Querying WorldCat was initially done using the z39.50 protocol – the same one originally used in LibCrowds. This is a client-server communications protocol designed to support the search and retrieval of information in a distributed network environment. With an excellent start by Victoria Morris and Giorgia Tolfo, who developed a prototype that uses PyZ3950 and PyMARC to query WorldCat, Harry built upon this, refined the code, and tested it successfully for data search and retrieval. Moving forward, we are likely to use the OCLC API for this – which should be a lot more straightforward!

 

Curator/Cataloguer Disambiguation

Getting potential matches from WorldCat is brilliant, but we would like to have an easy way for curators and cataloguers to make the final decision on the ideal match – which WorldCat record would be the best one as a basis to create a new catalogue record on our system. For this purpose, Harry is currently working on a web application based on Streamlit – an open source Python library that enables the building and sharing of web apps. Staff members will be able to use this app by viewing suggested matches, and selecting the most suitable ones.

I’ll leave it up to Harry to tell you about this work – so stay tuned for a follow-up blog post very soon!

 

11 September 2023

Join the British Library's Universal Viewer Product Team

The British Library has been a leading contributor to IIIF, the International Image Interoperability Framework, and the Universal Viewer for many years. We're about to take the next step in this work - and you can join us! We are recruiting for a Product Owner, a Research Software Engineer and a Senior Test Engineer (deadline 03 January 2024). 

In this post, Dr Mia Ridge, product owner for the Universal Viewer (UV) 2015-18, and Dr Rossitza Atanassova, UV business owner 2019-2023, share some background information on how new posts advertised for a UV product team will help shape the future of the Viewer at the Library and contribute to international work on the UV, IIIF standards and activities.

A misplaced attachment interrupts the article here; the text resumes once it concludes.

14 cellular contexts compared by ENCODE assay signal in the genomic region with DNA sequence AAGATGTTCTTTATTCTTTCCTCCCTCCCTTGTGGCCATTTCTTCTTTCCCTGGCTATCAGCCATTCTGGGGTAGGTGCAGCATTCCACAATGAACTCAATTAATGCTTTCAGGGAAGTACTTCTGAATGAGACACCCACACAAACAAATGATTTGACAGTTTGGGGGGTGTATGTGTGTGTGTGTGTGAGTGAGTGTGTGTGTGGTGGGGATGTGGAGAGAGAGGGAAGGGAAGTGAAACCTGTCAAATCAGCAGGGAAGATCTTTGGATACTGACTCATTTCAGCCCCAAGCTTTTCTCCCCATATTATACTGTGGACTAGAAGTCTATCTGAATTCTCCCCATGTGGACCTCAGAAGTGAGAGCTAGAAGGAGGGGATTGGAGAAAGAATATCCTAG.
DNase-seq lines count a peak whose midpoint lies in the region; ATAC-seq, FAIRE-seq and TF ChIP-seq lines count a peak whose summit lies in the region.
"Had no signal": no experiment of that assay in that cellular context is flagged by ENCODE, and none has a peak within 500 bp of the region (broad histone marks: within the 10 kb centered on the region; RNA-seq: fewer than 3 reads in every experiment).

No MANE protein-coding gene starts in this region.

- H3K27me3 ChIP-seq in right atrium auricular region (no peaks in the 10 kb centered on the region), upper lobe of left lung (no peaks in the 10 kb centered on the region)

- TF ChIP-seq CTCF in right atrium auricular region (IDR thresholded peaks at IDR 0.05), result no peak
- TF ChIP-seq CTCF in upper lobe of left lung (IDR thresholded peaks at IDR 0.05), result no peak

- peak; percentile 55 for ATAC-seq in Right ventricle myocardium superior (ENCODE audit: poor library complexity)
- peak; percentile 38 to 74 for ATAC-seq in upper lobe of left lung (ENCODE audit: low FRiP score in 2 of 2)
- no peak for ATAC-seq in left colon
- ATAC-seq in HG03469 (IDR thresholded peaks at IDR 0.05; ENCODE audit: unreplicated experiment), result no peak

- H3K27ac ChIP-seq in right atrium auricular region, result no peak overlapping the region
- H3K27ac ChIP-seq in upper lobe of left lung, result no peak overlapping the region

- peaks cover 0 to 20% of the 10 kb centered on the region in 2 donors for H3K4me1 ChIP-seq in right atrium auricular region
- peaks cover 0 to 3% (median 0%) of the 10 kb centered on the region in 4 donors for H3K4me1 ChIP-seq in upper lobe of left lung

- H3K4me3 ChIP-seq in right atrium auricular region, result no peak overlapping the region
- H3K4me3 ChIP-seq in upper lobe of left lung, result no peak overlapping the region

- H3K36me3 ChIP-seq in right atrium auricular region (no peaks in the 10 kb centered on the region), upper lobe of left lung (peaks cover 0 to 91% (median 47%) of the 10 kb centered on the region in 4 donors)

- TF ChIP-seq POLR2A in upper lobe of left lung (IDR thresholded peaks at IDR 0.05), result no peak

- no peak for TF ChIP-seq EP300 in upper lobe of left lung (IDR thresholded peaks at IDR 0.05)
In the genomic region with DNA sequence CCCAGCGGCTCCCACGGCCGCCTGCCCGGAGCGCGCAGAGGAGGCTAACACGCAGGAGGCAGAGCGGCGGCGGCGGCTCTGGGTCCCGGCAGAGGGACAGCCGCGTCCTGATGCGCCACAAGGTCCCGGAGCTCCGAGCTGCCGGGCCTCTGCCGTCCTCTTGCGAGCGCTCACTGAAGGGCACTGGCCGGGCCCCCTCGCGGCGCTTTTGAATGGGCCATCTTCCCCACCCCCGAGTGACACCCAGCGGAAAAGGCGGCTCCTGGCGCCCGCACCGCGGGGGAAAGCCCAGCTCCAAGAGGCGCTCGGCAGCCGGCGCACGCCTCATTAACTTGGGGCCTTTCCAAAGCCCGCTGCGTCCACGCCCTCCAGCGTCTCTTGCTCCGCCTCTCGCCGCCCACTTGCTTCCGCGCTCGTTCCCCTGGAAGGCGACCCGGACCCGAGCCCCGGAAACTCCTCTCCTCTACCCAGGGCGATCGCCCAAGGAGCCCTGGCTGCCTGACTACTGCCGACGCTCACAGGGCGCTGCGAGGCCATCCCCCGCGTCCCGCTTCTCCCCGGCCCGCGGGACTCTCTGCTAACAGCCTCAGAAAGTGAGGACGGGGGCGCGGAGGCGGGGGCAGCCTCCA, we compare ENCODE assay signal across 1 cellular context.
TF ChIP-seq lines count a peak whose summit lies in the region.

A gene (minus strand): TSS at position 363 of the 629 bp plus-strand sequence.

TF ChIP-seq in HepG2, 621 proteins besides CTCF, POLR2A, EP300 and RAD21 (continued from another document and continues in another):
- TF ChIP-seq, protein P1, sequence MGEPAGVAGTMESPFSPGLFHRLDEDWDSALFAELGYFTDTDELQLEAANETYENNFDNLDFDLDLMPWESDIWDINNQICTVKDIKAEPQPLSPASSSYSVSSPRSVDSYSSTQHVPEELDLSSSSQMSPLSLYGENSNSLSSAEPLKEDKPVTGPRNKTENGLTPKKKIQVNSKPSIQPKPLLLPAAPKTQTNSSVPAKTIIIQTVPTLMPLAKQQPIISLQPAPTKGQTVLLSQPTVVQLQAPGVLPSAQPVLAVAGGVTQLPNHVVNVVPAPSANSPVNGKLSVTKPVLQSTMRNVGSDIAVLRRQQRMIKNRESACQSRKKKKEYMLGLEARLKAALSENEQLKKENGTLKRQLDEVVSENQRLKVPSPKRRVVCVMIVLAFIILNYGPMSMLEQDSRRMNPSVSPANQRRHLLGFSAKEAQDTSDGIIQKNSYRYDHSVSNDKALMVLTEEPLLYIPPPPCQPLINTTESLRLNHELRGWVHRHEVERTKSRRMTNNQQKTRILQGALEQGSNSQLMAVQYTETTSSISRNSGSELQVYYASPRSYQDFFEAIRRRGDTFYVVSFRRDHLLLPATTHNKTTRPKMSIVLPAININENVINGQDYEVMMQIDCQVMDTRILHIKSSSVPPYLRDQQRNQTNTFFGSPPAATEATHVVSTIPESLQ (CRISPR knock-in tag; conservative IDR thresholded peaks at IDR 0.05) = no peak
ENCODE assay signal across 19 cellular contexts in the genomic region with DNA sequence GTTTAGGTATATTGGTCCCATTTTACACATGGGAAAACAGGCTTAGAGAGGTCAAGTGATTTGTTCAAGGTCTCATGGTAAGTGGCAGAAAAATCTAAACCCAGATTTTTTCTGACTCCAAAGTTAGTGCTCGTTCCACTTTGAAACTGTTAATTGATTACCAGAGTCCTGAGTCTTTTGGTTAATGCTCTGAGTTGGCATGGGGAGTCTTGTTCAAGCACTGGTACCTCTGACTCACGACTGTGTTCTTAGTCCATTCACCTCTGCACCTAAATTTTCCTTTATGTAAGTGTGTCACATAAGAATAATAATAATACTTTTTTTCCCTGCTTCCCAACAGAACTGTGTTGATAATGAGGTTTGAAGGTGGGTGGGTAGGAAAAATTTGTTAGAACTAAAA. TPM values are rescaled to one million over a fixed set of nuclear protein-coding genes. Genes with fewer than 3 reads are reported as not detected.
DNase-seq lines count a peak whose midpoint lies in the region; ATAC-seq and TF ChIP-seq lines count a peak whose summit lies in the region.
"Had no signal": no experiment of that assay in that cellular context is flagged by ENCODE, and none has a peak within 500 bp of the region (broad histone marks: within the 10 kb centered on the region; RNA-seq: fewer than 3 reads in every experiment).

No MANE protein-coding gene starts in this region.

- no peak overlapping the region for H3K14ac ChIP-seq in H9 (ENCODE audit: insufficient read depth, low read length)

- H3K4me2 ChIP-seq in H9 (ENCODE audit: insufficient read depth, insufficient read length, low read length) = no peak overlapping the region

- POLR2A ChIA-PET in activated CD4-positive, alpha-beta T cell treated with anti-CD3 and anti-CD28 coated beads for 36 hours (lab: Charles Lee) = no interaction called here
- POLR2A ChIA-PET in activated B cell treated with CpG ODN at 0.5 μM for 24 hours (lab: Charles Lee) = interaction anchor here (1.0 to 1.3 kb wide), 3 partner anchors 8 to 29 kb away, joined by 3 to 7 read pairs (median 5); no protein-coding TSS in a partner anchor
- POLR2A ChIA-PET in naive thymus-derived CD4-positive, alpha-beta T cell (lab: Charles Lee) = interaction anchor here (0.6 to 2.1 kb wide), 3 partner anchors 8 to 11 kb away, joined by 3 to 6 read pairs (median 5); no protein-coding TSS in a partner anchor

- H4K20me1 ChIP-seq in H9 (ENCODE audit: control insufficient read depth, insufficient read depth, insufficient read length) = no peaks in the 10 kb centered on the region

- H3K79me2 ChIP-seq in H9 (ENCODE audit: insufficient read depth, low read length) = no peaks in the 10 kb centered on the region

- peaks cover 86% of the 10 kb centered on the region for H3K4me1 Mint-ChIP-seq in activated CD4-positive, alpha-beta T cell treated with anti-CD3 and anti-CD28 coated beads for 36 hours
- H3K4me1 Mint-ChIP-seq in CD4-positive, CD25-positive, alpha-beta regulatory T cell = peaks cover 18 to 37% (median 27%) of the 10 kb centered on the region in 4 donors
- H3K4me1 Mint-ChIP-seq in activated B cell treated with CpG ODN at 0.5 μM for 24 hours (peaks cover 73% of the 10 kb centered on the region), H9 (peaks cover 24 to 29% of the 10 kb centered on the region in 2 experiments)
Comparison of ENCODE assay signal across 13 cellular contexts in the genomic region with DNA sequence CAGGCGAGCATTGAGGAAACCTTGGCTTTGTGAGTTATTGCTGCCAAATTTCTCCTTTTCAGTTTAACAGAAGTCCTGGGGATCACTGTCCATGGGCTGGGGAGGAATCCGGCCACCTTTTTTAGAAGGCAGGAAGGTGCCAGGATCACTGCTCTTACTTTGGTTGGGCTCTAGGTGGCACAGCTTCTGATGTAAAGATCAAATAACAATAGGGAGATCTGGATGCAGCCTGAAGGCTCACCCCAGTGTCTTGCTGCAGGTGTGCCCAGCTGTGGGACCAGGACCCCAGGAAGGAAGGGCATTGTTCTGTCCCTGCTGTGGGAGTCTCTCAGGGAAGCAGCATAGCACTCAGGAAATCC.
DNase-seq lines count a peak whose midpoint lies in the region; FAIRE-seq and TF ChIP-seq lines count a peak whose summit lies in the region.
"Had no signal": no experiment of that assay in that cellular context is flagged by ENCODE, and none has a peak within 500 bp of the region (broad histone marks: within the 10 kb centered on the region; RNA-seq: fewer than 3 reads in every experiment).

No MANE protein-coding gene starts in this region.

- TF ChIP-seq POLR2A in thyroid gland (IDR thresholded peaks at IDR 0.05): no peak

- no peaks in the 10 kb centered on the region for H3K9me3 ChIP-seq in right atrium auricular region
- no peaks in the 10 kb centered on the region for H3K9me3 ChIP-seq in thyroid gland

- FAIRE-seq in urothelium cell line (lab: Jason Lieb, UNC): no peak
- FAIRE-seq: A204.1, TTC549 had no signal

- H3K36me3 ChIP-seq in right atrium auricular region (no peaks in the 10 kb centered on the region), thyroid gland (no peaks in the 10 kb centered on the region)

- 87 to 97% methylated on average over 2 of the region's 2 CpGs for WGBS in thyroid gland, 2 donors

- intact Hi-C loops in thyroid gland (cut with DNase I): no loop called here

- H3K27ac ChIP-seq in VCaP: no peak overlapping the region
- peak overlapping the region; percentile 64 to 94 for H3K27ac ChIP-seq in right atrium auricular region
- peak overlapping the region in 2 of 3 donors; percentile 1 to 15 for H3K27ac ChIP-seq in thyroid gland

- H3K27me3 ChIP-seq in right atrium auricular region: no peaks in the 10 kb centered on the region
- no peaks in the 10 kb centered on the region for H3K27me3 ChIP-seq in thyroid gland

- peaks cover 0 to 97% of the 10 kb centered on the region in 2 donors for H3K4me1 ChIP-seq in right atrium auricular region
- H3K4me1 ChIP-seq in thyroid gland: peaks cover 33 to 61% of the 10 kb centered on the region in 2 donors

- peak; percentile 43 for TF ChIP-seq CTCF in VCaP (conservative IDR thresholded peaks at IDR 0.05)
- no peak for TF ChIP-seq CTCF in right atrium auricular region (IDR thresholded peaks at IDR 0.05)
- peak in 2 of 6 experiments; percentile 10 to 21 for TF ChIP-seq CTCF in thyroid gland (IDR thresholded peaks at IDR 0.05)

A lavishly decorated page from a fourteenth century manusript 'The Sherborne Missal' showing an illuminated capital with the Virgin Mary holding baby Jesus and surrounded by the three Kings.With other illuminations in the margins and the text.
Detail from Add MS 74236 'The Sherborne Missal' displayed in the Universal Viewer

 The creation of a Universal Viewer product team is part of wider infrastructure changes at the British Library, and marks a shift from contributing via specific UV development projects to thinking of the Viewer as a product. We'll continue to work with the Open Collective while focusing on Library-specific issues to support other activities across the organisation. 

Staff across the Library have contributed to the development of the Universal Viewer, including curators, digitisation teams and technology staff. Staff engage through bespoke training delivered by the IIIF Consortium, participation at IIIF workshops and conferences and experimentation with new tools, such as the digital storytelling tool Exhibit, to engage wide audiences. Other Library work with IIIF includes a collaboration with Zooniverse to enable items to be imported to Zooniverse via IIIF manifests, making crowdsourcing more accessible to organisations with IIIF items. Most recently with funding from the Andrew W Mellon Foundation we updated the UV to play audio from the British Library sound collections

Over half a million items from the British Library's collections are already available via the Universal Viewer, and that number grows all the time. Work on the UV has already let us retire around 35 other image viewers, a significant reduction in maintenance overheads and creating a more consistent experience for our readers.

However, there's a lot more to do! User expectations change as people use other document and media viewers, whether that's other IIIF tools like Mirador or the latest commercial streaming video platforms. We also need to work on some technical debt, ensure accessibility standards are met, improve infrastructure, and consolidate services for the benefits to users. Future challenges include enhancing UV capabilities to display annotations, formats such as newspapers, and complex objects such as 3D.

A view of the Library's image viewer, showing an early nineteenth century Javanese palm-leaf manuscript inside its decorated wooden covers. To the left of the image there is a list with the thumbnails of the manuscript leaves and to the right the panel displays bibliographic information about the item.
British Library Universal Viewer displaying Add MS 12278

 If you'd like to work in collaboration with an international open source community on a viewer that will reach millions of users around the world, one of these jobs may be for you!